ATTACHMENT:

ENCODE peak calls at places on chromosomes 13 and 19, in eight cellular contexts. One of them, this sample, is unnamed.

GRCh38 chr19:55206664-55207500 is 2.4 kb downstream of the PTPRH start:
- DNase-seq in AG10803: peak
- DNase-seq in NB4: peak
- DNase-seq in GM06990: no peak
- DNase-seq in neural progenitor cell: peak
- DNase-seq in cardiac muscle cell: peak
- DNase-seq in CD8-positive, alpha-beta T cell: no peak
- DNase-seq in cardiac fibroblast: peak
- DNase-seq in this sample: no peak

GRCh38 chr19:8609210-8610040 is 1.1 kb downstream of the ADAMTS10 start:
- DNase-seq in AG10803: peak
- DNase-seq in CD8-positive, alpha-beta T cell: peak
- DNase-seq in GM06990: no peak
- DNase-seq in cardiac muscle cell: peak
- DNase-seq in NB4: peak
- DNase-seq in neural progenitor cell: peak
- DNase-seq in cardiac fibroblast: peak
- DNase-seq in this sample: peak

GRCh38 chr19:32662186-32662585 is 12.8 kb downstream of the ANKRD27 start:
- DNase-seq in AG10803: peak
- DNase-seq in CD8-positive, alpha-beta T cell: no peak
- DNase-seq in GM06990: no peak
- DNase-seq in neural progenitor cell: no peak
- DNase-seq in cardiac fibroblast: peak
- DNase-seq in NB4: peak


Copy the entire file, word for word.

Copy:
ENCODE peak calls at places on chromosomes 13 and 19, in eight cellular contexts. One of them, this sample, is unnamed.

GRCh38 chr19:55206664-55207500 is 2.4 kb downstream of the PTPRH start:
- DNase-seq in AG10803: peak
- DNase-seq in NB4: peak
- DNase-seq in GM06990: no peak
- DNase-seq in neural progenitor cell: peak
- DNase-seq in cardiac muscle cell: peak
- DNase-seq in CD8-positive, alpha-beta T cell: no peak
- DNase-seq in cardiac fibroblast: peak
- DNase-seq in this sample: no peak

GRCh38 chr19:8609210-8610040 is 1.1 kb downstream of the ADAMTS10 start:
- DNase-seq in AG10803: peak
- DNase-seq in CD8-positive, alpha-beta T cell: peak
- DNase-seq in GM06990: no peak
- DNase-seq in cardiac muscle cell: peak
- DNase-seq in NB4: peak
- DNase-seq in neural progenitor cell: peak
- DNase-seq in cardiac fibroblast: peak
- DNase-seq in this sample: peak

GRCh38 chr19:32662186-32662585 is 12.8 kb downstream of the ANKRD27 start:
- DNase-seq in AG10803: peak
- DNase-seq in CD8-positive, alpha-beta T cell: no peak
- DNase-seq in GM06990: no peak
- DNase-seq in neural progenitor cell: no peak
- DNase-seq in cardiac fibroblast: peak
- DNase-seq in NB4: peak